Behind the Old Quebec History
There is no better way to understand Old Quebec history than through its unique architecture, which reveals the story of the city’s diverse cultural influences that include French, British, Romantic and Art Deco. Vieux Quebec was declared a UNESCO World Heritage Site in 1985—close to half of its buildings were built before 1850 and it is the only walled city in North America. This historic center represents just five percent of Quebec proper—but the architectural gems of its 333 acres will enchant visitors for days.
Émilie Vézina-Doré is well-qualified to offer an overview of some of Old Quebec’s built heritage. Currently a Heritage Development Advisor for the City of Quebec, she was previously Executive Director of Action Patrimoine, a national organization that has been working since 1975 to protect, enhance and publicize Québec’s built heritage and cultural landscapes. Emilie also served as a research officer for Patri-Arch, a heritage and architectural consulting firm, where she conducted analysis of the historical, architectural and landscape analysis of buildings located in the City of Sainte-Thérèse. Emilie holds a Master’s degree in planning and conservation of the built environment and a Bachelor’s degree in visual arts and art history.
Enjoy Emilie’s tour of Vieux Quebec!
Meg: How do you define “cultural landscape” and “built heritage”?
Emilie: In its recently adopted Heritage Vision, the City of Quebec defines heritage as follows:
Reflecting our identity, heritage is defined as the set of tangible and intangible goods, natural or cultural, inherited from the past and shaped by everyday life, that we recognize, protect, preserve, highlight, appropriate, transmit and continue to enrich.
Old Quebec: Heritage and History
Meg: Can you give an overview of Old Quebec in terms of a brief history and what it encompasses?
Emilie: The heritage site of Old Quebec is an urban area of approximately 135 hectares. It is made up of two distinct areas, an upper part on the Cap Diamant promontory and a lower part on a strip of land between the escarpment, the Saint-Charles River and the St. Lawrence River, at the very spot where it is located. stream is narrower. It includes nearly 1,400 buildings built from the seventeenth century that form a diverse built environment evoking its main commercial, cultural, financial, institutional, military, religious and residential. The site bears witness to four centuries of architecture and includes French-inspired buildings, classically inspired buildings, as well as examples of the major architectural trends of the 19th and 20th centuries.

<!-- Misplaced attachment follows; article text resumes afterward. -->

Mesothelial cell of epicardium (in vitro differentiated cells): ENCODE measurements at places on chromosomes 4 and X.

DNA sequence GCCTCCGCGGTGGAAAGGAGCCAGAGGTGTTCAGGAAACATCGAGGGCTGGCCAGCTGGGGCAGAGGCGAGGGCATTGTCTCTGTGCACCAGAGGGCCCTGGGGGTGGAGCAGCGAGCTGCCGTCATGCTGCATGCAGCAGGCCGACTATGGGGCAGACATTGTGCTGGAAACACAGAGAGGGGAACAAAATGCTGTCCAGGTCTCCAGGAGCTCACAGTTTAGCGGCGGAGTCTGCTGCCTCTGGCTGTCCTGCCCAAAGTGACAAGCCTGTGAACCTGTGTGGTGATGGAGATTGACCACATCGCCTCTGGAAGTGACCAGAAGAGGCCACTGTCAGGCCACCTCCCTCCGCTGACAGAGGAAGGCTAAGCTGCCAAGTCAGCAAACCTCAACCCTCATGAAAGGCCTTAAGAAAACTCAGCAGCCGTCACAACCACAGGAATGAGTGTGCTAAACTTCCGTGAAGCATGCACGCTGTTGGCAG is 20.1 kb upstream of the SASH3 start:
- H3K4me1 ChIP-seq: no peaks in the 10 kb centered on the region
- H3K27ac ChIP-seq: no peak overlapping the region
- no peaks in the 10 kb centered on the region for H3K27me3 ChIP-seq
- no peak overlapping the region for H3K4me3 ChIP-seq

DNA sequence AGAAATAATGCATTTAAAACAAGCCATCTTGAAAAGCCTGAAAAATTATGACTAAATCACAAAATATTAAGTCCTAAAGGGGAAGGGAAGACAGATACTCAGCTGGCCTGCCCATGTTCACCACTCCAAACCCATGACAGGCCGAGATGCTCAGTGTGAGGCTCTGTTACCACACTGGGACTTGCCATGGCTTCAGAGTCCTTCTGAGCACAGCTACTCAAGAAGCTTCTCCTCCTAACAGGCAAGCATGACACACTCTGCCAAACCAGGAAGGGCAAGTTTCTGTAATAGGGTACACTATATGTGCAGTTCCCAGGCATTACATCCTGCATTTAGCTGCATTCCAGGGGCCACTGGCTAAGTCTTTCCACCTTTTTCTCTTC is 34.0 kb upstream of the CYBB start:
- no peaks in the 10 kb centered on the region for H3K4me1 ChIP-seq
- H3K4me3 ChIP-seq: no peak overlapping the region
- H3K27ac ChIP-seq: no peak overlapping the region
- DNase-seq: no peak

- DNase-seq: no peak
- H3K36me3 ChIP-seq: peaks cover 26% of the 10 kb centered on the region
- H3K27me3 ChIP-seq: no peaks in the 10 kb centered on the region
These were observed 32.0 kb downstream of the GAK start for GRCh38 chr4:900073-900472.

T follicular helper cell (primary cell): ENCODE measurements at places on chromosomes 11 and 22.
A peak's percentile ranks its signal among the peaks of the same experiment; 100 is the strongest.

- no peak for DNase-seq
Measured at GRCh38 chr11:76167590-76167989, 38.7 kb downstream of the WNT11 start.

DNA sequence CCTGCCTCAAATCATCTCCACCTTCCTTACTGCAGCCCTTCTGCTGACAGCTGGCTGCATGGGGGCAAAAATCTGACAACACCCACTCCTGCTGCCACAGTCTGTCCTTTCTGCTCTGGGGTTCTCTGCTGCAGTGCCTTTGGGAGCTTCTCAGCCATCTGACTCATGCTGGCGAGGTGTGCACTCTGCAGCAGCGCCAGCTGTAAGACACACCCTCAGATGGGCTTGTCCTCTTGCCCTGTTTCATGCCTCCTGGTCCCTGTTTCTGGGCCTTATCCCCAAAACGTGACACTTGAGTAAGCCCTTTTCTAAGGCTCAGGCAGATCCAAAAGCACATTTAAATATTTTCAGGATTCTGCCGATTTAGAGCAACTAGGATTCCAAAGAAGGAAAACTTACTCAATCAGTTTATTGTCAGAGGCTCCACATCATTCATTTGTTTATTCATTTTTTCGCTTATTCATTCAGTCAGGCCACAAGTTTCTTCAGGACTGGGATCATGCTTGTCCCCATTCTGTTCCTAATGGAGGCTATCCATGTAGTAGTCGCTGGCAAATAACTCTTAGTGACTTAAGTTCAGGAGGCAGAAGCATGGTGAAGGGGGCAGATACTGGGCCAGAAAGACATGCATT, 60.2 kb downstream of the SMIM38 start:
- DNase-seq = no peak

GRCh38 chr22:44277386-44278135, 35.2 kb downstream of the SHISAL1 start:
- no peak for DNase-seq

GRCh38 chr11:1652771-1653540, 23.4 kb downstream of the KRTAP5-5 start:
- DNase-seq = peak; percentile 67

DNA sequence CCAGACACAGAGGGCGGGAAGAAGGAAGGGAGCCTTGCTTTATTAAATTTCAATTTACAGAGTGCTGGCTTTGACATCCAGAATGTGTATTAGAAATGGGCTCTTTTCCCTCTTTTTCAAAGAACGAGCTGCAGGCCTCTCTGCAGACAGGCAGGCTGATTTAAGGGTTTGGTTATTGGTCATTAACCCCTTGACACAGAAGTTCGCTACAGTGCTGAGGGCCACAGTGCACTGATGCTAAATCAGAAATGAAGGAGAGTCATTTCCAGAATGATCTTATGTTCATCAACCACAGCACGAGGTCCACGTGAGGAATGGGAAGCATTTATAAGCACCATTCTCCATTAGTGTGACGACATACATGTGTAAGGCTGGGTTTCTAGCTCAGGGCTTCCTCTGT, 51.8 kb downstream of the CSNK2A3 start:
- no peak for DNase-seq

It includes the walled city located in the Old Quebec City-Haute-Ville district, as well as portions of the Old Quebec City-Lower Town, Cape Blanc (west) and Saint-Roch (north) neighborhoods. It has a number of protected heritage properties. Numerous archaeological sites listed on the Inventory of Quebec Archaeological Sites, reflecting the presence of Aboriginal and Euroquent, are also associated with the site.
The heritage site of Old Quebec is inscribed on the UNESCO World Heritage List. Certain areas of Old Quebec are also national historic sites of Canada, including the Fortifications of Québec National Historic Site.
Meg: Quebec is truly an international city that has been shaped by many influences. Could you offer some context and commentary on the historical role of the French in the city’s built heritage, including the impact of religious orders? If you can single out at least a couple of structures that are a “must-see” for visitors, and why they are significant, that would be great.
Emilie: The first monumental buildings of the city, like the Seminary, the monastery of Ursulines, the Hôtel-Dieu and the church Notre-Dame-des-Victoires, were built according to the rules of French classicism. On the residential side, the first houses built in Quebec remember the French regional architecture, essentially Breton and Norman. From these forms of basis, the climate, the precarious conditions of their owners, the materials available as well as building regulations and ordinances have shaped a local residential architecture.
For more than three centuries, the Augustinian community managed the Hôtel-Dieu de Québec, which it ceded to the government in 1962, in the wake of secular reforms in health and education. Today, due to the non-renewal of its workforce, the congregation has launched a vast project to transform the monastery.
The project ensures the sustainability of the built heritage and rich collections that the Augustinians have accumulated over time. Their museum has been refurbished to showcase the most valuable artifacts, some dating back to the 17th century. The collection related to the history of medicine is particularly highlighted. In addition, this project guarantees the continuity of the Augustinians’ mission, since the monastery houses a healing and accommodation center dedicated to supporting caregivers, thus perpetuating the vocation of assistance practiced with dedication and consistency by the Augustinians of Quebec.
Chateaux of Old Quebec
Meg: Old Quebec’s architecture includes impressive structures influenced by the Romantic movement. Can you explain the principles of this style and describe a couple of examples of architecture built in this style?